Egyptian reform leader Mohammed El Baradei, center, speaks during a press conference following the meeting of the National Salvation Front, as former Egyptian presidential candidate, Hamdeen Sabahi, left, and former Egyptian Foreign Minister and presidential candidate, Amr Moussa, right, listen in Cairo, Egypt, Monday, Jan. 28, 2013 (Photo: AP)
Following controversial statements by an Al-Azhar University professor claiming the opposition should be punished by death for attempting to bring down a leader elected by the public, a large number of Egyptians — Islamists and non-Islamists alike — have expressed their condemnation.
Mahmoud Shaaban, an Al-Azhar University professor who also hosts a television show on the Islamic satellite Al-Hafez channel, made the statements, considered a religious fatwa, last week directly targeted at National Salvation Front (NSF) leaders Mohamed ElBaradei and Hamdeen Sabbahi, granting a green light for their killing.
Another Islamic, ultraconservative cleric, Wagdi Ghoneim, echoed Shaaban's statements by calling on all Muslims to "kill the thugs, criminals, and thieves who burn the country."
In response, ElBaradei on his official Twitter account Wednesday criticised the government for its silence over the statements made against him.
On Thursday afternoon, however, Prime Minister Hesham Qandil expressed his rejection of such "extreme" statements, stating that such statements directly incite murder and raise dissent and unrest in the country.
Qandil added that the Cabinet is taking the necessary legal procedures to take action against anyone who issues or promotes incentives to use violence against opponents.
In an attempt to defuse the issue, Kandil underlined the need to end bloodshed through national dialogue, saying efforts to proactively work towards the good of the nation were vital "now more than ever."
Egypt's Ministry of Interior assigned a security presence outside ElBaradie's home in the New Cairo district Thursday.
Shaaban's statements, meanwhile, met widespread condemnation across large number of Egyptians, especially in light of the killing of an opposition politician in Tunisia Wednesday, Shokri Belaid.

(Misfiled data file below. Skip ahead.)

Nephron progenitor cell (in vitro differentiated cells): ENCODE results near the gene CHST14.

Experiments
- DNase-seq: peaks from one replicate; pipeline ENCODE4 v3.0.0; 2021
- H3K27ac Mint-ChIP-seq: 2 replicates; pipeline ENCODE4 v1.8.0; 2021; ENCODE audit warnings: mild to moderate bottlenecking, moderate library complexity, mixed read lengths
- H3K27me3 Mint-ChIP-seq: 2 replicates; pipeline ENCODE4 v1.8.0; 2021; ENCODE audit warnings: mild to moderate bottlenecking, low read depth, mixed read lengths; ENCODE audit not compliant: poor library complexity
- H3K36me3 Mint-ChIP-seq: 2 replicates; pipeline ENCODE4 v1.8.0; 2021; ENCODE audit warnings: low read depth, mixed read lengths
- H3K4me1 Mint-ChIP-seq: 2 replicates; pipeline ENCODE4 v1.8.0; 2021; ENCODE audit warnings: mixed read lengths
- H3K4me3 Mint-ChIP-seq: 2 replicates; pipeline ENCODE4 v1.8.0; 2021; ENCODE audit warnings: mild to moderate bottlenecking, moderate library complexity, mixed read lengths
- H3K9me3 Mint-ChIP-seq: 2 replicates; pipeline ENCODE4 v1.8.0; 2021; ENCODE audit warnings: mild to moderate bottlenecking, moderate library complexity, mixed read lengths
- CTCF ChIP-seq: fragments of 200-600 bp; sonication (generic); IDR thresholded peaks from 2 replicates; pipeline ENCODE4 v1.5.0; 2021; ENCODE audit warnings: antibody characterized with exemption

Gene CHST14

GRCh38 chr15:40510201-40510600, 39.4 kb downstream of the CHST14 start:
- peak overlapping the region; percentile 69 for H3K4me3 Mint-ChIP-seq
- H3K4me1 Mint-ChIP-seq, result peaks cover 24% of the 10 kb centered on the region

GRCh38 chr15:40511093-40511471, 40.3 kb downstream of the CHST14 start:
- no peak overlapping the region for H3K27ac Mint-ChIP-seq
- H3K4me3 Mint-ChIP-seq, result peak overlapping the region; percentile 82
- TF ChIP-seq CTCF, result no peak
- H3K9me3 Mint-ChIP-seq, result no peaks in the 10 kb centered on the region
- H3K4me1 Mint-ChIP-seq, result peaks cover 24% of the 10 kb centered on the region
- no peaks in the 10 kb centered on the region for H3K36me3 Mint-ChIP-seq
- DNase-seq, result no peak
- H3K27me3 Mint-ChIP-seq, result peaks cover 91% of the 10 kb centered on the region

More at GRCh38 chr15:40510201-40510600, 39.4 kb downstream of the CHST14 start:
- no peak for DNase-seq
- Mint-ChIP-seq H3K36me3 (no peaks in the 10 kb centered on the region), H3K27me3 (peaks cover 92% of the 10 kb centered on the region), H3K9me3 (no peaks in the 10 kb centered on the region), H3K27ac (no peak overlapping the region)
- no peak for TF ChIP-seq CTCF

Moderate Islamist and Strong Egypt Party head Abdel Moneim Aboul-Fotouh stated Thursday: "Statements made by some ignorant people about killing opposition members is a serious crime that needs to be dealt decisively. Al-Azhar needs to stand up to such incidents by promoting the spread of knowledge and understanding."
More conservative Islamist leaders have also stood up to the statements. Salafist El-Nour Party spokesperson Nader Bakkar called on Al-Azhar's grand imam to take action against Shaaban.
Bakkar underlined that it was everybody's right to oppose the president. If this were not the case, anyone who dared oppose former president Hosni Mubarak would have faced similar death threats.
"We condemn the assassination of prominent Tunisian opposition figure Shokri Belaid, who was shot dead in front of his house. It was a heinous crime that must not happen again,” Muslim Brotherhood spokesperson Ahmed Aref said Wednesday.
Brotherhood lawyer Abdel-Moneim Abdel-Maksoud demanded a speedy process in Tunisia to ensure the perpetrators are put on trial.
Abdel-Maksoud also refuted reports in the Egyptian media that Islamists had drawn up a hit list of liberal politicians and media figures.
Al-Gamaa Al-Islamiya leader Aboud El-Zomor said, "The practice of politics has to be carried out peacefully. Assassinations are totally unacceptable."
El-Nour Party Shura Council (parliament's upper house) representative Abdullah Betran stated his party's condemnation of the killing in Tunisia. "We condemn all forms of violence and the use of weapons in the face of ideology," he stated.